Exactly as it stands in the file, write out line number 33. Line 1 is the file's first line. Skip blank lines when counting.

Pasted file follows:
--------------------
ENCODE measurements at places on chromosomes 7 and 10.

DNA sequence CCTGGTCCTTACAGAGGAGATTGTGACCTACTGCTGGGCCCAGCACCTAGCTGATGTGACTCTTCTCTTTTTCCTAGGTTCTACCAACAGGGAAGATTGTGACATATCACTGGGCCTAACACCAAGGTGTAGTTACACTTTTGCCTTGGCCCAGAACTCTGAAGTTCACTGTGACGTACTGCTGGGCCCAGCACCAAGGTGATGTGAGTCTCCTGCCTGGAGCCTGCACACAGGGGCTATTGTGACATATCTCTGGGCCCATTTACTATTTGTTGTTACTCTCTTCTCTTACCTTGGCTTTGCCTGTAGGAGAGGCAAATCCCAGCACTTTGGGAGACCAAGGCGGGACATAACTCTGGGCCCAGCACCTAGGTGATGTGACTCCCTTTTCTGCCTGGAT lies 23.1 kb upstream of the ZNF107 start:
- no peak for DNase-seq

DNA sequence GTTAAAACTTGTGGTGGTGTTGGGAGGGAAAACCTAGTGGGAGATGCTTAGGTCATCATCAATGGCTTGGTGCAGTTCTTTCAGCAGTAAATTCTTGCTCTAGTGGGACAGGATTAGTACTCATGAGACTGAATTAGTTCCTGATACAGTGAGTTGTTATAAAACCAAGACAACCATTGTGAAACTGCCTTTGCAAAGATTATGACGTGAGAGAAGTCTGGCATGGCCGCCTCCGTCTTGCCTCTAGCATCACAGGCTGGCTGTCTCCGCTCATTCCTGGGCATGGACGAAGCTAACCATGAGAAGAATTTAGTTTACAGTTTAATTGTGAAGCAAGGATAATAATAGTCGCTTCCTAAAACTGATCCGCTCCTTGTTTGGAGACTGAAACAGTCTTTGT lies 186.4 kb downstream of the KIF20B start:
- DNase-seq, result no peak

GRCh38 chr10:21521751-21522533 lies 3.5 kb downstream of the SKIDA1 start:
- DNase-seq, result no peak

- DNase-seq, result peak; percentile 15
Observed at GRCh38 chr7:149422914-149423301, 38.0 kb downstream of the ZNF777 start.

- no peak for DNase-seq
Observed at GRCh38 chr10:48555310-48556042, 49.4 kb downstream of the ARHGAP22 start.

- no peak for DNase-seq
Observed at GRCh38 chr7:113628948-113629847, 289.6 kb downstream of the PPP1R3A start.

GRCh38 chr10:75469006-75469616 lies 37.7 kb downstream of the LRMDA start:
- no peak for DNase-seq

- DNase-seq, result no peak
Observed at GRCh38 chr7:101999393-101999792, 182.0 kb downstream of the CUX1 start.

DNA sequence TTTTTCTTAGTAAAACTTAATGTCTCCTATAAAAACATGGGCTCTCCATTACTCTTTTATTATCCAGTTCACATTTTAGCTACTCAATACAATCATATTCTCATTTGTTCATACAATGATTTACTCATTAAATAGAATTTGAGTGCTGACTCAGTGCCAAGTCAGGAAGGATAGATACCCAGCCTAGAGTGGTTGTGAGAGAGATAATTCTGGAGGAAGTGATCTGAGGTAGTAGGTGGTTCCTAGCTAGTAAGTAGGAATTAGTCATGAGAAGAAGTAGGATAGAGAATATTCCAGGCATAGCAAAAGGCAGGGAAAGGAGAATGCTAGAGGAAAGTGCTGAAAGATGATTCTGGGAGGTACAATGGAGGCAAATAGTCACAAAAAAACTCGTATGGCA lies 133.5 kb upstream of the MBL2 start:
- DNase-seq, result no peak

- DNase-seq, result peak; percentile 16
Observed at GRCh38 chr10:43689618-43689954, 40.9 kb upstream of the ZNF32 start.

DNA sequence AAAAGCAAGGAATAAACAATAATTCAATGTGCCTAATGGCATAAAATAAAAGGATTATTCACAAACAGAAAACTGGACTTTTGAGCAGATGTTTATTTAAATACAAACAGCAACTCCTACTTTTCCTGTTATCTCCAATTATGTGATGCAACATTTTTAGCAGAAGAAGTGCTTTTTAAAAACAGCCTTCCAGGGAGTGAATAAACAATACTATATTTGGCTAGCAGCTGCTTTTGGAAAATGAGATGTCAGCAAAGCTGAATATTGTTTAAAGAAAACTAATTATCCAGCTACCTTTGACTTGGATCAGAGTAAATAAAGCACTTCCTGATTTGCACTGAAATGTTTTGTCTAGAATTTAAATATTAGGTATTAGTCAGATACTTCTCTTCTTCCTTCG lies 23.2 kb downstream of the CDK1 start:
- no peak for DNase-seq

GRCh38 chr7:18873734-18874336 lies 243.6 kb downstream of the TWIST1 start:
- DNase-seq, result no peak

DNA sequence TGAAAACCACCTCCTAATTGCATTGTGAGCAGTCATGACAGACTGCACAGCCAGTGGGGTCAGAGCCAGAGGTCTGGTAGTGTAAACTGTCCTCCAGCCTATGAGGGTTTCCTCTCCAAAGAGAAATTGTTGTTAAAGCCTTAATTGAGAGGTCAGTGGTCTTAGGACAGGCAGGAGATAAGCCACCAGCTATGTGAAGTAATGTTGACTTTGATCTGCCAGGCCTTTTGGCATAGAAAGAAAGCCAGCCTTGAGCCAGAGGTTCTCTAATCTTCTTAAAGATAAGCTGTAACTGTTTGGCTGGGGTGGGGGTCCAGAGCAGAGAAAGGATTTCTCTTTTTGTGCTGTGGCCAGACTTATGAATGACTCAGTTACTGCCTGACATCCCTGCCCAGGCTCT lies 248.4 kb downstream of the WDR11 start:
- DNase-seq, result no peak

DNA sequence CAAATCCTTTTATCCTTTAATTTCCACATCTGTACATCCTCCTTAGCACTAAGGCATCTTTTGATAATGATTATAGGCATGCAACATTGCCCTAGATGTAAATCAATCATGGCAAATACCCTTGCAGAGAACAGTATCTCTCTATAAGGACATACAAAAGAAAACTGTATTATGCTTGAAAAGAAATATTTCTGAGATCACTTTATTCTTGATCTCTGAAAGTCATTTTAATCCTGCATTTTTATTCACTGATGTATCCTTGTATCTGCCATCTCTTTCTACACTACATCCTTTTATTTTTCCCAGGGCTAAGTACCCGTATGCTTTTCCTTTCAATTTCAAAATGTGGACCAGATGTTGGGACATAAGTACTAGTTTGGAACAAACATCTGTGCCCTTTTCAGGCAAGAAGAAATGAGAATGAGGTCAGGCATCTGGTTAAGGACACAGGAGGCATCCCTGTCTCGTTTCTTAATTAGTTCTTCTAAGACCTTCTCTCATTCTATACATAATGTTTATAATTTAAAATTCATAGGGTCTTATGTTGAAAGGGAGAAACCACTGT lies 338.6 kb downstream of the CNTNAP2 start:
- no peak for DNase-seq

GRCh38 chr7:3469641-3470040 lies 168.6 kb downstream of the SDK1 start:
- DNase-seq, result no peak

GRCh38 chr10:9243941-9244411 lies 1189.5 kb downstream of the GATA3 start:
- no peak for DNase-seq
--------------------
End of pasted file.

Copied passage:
- no peak for DNase-seq